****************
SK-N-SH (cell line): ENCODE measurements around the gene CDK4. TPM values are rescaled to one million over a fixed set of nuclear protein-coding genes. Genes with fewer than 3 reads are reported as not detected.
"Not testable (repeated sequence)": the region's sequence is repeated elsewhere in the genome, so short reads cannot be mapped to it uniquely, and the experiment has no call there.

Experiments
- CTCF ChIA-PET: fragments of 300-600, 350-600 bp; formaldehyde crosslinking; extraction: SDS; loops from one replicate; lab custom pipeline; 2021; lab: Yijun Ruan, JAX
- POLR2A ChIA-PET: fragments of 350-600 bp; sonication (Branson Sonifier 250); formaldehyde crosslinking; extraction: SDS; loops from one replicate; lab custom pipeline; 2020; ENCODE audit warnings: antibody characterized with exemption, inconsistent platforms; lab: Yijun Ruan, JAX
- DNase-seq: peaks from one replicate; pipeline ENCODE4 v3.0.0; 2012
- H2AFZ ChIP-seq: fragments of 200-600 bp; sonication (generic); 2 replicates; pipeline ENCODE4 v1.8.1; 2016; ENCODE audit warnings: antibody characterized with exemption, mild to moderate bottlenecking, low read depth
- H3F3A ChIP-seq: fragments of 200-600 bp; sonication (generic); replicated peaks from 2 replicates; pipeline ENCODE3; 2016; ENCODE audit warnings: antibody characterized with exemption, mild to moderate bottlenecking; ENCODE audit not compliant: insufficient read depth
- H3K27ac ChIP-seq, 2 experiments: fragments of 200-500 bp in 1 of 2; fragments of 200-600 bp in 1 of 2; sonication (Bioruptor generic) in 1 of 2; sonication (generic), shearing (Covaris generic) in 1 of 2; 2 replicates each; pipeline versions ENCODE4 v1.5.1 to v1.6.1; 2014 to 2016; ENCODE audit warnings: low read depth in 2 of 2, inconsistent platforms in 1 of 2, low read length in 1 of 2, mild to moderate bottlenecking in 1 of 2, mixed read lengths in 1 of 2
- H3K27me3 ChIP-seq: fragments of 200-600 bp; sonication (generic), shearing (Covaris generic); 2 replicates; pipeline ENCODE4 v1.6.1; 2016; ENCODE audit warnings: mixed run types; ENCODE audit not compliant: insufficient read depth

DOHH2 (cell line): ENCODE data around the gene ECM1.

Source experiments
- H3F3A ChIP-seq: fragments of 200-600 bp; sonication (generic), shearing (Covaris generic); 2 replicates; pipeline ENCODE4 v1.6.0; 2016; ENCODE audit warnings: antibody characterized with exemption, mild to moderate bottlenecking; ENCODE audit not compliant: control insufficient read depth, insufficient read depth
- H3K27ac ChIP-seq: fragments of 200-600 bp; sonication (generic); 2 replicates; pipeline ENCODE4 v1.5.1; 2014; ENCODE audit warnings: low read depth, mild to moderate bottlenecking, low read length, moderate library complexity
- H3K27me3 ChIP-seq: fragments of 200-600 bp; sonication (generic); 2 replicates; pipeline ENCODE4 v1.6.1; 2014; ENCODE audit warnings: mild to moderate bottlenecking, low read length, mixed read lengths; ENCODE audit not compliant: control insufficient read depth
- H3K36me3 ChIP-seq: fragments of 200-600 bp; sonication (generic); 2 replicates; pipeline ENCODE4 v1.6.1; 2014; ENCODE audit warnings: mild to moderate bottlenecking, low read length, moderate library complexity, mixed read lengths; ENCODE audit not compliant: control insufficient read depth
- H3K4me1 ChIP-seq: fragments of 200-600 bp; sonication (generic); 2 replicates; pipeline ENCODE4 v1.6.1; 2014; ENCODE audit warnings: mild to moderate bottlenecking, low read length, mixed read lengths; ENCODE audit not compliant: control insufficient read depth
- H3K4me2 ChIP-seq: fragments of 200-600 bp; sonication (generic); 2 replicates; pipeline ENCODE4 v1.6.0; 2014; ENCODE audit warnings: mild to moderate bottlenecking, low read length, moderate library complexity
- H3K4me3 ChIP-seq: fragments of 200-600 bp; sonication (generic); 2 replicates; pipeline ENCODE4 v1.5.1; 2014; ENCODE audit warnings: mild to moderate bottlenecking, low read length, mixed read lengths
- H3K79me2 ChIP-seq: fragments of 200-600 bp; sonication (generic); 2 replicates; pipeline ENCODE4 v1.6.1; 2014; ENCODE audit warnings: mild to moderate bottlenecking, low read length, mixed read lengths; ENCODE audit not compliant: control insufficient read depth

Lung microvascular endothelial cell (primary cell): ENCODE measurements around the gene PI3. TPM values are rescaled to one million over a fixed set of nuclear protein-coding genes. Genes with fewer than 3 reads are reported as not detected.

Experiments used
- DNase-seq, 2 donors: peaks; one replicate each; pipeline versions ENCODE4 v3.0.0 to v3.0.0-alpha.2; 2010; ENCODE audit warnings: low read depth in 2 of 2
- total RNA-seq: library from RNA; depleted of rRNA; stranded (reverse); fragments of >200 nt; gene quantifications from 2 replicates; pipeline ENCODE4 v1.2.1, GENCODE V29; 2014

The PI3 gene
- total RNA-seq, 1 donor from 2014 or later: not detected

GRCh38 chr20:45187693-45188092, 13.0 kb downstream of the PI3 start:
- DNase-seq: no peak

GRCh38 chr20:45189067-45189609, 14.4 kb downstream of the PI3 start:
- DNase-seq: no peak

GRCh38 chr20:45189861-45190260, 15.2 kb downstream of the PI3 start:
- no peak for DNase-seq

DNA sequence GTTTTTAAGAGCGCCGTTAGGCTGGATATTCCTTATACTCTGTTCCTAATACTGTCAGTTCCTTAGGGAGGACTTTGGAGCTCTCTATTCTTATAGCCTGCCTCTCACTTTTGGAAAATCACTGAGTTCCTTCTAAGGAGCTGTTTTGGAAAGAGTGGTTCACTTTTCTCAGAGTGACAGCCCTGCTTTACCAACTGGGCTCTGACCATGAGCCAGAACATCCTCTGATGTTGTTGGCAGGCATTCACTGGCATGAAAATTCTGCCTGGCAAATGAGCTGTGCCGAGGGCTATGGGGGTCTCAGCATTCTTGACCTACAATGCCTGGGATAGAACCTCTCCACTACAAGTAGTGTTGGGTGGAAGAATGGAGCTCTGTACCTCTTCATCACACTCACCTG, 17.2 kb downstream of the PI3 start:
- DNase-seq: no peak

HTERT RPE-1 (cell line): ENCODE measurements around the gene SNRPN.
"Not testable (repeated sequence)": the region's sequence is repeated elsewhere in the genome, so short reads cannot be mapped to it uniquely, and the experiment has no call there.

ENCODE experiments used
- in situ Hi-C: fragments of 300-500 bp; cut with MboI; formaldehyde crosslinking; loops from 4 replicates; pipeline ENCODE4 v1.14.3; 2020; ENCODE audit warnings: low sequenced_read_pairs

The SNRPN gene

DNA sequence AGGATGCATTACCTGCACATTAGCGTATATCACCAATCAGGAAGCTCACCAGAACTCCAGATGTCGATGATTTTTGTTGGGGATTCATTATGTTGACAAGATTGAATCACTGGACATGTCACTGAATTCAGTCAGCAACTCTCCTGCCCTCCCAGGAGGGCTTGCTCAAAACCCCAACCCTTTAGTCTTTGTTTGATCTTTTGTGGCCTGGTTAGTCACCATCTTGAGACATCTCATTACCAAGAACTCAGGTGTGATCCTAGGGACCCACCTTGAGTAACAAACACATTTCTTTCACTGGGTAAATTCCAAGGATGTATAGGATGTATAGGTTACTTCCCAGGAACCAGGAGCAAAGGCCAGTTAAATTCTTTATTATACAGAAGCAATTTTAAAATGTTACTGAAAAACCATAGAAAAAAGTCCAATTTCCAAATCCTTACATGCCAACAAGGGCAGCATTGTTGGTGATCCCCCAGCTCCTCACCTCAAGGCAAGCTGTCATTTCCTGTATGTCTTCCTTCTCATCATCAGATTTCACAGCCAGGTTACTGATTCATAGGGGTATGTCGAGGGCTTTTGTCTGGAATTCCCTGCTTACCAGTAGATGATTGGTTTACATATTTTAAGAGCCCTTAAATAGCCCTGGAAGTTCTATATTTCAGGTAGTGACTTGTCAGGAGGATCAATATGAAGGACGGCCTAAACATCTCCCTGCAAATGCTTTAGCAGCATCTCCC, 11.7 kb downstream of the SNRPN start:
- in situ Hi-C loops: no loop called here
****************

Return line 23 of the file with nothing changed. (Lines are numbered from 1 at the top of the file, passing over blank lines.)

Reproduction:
- DNase-seq, 2 donors: peaks; one replicate each; pipeline versions ENCODE4 v3.0.0 to v3.0.0-alpha.2; 2010; ENCODE audit warnings: low read depth in 2 of 2